Interview with Gwen Guthrie

User Rating: 5 / 5

Star ActiveStar ActiveStar ActiveStar ActiveStar Active
Gwen Guthrie Gwen Guthrie, frustrated with the music industry in her native America has opted to find a new recording home here in the UK, with her single just released and album due to follow. B&S talks to the singer songwriter about her music and work with her local children's theatre group.

THE last time I spoke with Gwen was over the phone in 1990, when she was celebrating the release of her "Hot Times" album with those wonderful Brian Jackson productions "Sweet Bitter Love", "Say It Isn't So" & "Hot Time In Harlem". This time she was in London, resting briefly at The Mariott in Swiss Cottage (formally the Holiday Inn) , before commencing rehearsals for a show at Le Pallais in Hammersmith.

Her circumstances had changed since our last discussion, primarily the focal point of her recording career which had moved from just outside her New Jersey home to right here in London.

"It all started with a phone call", reflects Gwen, following a tale or two about how things hadn't been working out too well at Reprise/Warner Bros.

"Sly Dunbar called and said he needed me in London, there and then. He was working with Erskine T on the production of a Maxi Priest album and, wanted me to come over and take care of all the backing vocals. Because of my relationship with Sly I came straight away and got deeply involved in backgrounds and vocal arrangements.

Just prior to my trip to London I had laid down the foundations to my production company/label Hot Times but, while working on Maxi's album, I was contacted by a UK distributor which wanted to invest money in the company, to put an album together on me. Quite honestly it was an offer I couldn't refuse and, I started work straight away, firstly on the single "You Never Really Cared", and a remake of "Rent" for a B- side.

"In New York they still play "Rent", as if it were a new record, so it seemed harmless fun to do it again, especially as the lyrics are still so relevant, and times still so serious,"
"As I proceeded with the album, I did have to ask myself whether working as an independent was really what I wanted, especially as I was getting calls to get involved with another major label. But to be honest, I decided that this route was something different and would at the very least, be an invaluable learning experience.

"Things are much harder in the music business, you've got A&R men at major labels who don't come from a particularly musical orientated background and, make some incredibly strange decisions, then you've got to battle for a budget to promote your releases. My last album came out the same time as Prince, Quincy Jones and Al. B Sure and I felt ignored.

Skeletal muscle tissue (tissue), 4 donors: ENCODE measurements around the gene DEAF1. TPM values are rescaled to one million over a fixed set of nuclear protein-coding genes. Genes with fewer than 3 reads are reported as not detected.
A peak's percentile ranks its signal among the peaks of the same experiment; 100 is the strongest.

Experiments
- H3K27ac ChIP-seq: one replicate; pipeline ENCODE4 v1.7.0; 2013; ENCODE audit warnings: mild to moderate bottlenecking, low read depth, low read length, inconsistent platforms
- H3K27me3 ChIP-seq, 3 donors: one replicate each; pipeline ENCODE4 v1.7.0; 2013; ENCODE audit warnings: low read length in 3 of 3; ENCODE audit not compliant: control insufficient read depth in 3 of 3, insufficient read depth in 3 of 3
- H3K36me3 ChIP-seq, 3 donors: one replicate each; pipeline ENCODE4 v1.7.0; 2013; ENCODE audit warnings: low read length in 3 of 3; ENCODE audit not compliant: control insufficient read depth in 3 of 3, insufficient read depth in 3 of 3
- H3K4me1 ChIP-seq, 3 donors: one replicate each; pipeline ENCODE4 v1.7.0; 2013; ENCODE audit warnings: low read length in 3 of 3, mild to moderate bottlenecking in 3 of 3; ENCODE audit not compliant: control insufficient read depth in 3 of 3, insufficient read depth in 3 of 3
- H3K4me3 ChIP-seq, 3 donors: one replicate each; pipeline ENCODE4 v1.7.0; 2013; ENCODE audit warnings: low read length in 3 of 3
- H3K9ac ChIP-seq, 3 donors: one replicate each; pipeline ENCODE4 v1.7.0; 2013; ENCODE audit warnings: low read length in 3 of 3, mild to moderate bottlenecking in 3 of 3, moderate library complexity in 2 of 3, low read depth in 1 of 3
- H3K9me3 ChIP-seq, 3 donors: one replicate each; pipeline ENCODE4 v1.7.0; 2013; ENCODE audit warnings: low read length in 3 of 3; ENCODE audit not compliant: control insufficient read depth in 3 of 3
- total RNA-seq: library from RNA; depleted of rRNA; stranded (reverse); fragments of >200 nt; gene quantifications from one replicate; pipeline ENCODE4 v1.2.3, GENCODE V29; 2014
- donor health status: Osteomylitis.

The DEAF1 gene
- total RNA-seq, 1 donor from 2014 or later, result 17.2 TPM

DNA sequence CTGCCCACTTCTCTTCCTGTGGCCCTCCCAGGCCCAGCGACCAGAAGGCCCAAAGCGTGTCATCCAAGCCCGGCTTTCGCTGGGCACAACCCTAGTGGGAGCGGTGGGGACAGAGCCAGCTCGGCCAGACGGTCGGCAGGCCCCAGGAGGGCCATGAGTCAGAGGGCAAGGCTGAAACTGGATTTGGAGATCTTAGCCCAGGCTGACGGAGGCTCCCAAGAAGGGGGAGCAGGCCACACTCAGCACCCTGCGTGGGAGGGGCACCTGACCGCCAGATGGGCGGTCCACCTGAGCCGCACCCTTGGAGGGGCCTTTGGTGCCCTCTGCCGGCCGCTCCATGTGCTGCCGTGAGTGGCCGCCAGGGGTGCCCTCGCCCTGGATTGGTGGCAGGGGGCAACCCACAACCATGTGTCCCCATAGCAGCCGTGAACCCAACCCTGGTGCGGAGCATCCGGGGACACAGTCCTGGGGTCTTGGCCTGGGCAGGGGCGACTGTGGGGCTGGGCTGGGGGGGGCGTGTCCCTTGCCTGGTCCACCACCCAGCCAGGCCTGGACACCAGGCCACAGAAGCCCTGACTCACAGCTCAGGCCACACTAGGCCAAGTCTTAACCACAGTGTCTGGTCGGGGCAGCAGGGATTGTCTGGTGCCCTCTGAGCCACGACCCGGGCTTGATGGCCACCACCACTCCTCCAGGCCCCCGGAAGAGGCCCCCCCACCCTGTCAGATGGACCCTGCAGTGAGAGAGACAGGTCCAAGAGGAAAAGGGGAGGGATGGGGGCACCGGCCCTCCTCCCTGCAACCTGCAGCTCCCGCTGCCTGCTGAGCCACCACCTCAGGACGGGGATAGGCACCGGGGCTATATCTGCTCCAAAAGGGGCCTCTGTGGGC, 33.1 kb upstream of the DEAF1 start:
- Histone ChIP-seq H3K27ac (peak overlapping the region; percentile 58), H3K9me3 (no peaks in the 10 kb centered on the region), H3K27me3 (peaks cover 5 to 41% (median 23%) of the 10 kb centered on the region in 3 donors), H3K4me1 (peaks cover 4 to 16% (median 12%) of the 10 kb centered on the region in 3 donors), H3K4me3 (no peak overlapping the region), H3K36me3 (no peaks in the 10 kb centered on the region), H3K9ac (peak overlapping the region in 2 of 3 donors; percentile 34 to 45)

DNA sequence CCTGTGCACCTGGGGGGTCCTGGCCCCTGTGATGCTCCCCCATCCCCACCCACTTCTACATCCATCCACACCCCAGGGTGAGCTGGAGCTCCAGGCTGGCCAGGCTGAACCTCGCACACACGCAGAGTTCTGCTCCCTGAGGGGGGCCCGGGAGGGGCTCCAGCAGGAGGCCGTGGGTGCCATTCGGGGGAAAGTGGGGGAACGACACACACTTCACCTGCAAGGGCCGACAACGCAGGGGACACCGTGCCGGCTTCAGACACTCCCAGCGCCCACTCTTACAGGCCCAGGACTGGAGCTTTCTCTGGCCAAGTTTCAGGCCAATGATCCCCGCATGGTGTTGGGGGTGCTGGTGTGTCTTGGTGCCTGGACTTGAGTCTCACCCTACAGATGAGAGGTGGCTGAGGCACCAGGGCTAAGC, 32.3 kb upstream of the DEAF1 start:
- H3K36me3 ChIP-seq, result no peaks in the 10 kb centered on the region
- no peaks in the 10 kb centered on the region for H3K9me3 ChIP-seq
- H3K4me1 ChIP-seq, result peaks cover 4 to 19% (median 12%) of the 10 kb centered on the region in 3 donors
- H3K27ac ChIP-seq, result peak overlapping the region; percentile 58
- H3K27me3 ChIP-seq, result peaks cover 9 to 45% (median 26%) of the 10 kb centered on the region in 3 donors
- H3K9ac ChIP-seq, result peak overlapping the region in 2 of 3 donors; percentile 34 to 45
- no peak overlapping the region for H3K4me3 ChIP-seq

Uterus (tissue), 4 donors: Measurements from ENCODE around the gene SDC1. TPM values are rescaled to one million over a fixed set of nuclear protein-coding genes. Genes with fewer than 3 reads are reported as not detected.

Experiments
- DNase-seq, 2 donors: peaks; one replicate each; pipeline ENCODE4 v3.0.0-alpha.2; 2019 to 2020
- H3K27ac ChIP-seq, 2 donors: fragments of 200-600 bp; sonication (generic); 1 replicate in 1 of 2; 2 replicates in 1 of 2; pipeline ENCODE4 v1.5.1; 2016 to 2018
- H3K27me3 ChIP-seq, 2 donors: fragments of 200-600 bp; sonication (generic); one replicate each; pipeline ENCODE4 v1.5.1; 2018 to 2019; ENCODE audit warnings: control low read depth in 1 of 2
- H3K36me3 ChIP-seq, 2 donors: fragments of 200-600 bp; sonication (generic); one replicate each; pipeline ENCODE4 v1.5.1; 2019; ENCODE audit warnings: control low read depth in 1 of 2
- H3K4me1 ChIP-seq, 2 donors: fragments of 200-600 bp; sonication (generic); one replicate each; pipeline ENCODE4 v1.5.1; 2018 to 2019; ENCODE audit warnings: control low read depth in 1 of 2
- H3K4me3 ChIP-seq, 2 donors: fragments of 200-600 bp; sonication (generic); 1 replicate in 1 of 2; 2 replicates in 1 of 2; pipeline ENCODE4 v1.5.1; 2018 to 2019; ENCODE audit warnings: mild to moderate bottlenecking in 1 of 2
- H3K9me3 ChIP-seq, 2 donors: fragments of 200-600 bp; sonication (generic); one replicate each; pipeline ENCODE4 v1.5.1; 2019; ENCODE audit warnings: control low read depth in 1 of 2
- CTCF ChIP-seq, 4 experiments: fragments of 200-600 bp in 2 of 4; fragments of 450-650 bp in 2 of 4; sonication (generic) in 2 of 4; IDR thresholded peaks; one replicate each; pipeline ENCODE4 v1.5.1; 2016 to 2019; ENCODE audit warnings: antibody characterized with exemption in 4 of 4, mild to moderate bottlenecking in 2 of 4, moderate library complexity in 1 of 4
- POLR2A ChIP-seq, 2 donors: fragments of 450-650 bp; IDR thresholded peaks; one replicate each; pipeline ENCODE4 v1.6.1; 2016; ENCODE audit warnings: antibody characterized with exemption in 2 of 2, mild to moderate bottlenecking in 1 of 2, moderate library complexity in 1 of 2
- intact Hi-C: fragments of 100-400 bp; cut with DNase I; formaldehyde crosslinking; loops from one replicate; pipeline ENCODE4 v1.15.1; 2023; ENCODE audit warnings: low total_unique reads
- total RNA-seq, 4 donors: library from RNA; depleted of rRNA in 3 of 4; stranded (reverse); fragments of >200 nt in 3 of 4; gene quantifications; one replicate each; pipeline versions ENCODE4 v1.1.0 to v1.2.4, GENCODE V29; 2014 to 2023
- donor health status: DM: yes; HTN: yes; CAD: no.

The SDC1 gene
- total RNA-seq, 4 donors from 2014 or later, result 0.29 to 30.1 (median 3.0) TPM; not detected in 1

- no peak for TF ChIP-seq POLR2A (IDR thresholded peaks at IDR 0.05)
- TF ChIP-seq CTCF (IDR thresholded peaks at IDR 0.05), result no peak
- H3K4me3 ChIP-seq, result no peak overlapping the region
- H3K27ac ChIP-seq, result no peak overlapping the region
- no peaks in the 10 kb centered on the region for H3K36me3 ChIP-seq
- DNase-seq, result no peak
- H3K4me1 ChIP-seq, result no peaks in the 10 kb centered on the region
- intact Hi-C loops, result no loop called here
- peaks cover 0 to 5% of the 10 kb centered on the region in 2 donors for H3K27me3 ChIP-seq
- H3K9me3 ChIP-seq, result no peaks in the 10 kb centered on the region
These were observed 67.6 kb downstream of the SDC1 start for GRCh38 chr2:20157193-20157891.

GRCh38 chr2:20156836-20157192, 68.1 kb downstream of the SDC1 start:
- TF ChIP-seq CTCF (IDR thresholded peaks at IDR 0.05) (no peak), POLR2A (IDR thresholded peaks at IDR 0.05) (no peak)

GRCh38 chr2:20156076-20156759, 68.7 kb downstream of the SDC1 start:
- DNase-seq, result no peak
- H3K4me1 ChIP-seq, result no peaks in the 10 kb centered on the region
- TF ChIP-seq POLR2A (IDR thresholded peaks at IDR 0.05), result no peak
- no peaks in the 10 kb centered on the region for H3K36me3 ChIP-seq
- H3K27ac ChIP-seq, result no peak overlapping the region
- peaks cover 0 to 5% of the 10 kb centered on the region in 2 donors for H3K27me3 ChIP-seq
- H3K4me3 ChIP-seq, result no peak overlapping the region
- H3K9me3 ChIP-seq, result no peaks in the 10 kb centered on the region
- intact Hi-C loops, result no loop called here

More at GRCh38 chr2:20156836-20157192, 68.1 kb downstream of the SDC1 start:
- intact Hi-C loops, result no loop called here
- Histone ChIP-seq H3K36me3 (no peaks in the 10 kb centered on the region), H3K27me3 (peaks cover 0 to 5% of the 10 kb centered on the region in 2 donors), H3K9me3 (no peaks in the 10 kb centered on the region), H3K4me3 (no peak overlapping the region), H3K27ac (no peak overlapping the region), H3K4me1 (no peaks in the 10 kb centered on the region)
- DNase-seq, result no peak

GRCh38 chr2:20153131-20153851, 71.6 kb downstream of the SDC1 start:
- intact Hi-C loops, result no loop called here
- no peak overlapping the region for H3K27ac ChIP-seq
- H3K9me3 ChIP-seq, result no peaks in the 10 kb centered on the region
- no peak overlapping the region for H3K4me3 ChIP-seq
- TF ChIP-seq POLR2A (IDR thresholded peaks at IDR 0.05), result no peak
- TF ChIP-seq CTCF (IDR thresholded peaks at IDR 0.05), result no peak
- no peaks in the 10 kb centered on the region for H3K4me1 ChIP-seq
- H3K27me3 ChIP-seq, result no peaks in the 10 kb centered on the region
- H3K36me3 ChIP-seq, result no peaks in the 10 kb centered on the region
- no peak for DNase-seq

"You've got to look at different ways to survive, and being independent could be one way that works for me".

GWEN'S new album has been produced jointly in New York and London, with the help of Sly Dunbar, but this particular visit was purely for promotional purposes, for both the single and album "You Never Really Cared", which is now ready for release (on the Hot Times Label via Jet Star/EMI).

I've had a great deal of fun, especially up in Warrington at a club called Mr Smiths. I performed the record up there for DJ Kev Edwards who teased me a little just before I went on. In return, on learning it was his birthday, I called him to the stage and got the audience to sing him Happy Birthday before opening a bottle of champagne and christening him John The Baptist, as it soaked him!" Poor Kev is still recovering (bless him).

Shortly Gwen will go home and prepare for her return visit in October, when she will be doing some live shows with an English band at the Town & Country Club in Kentish Town. She'll also be devoting some time to her children's theatre company which she both runs and supports.

"I nearly lost my house over it once! It seems all the money I make, I spend on the theatre, something I've been involved with since I got my BA in children's education

"There are so many kids with talent out there, and it's no good sitting around waiting for a grant to get programmes going. I don't make money with this, but it's worth it just to see the smiles on their faces. (RT B&S)

Copyright © 2004 - 2024 SOULANDFUNKMUSIC.COM. All Rights Reserved.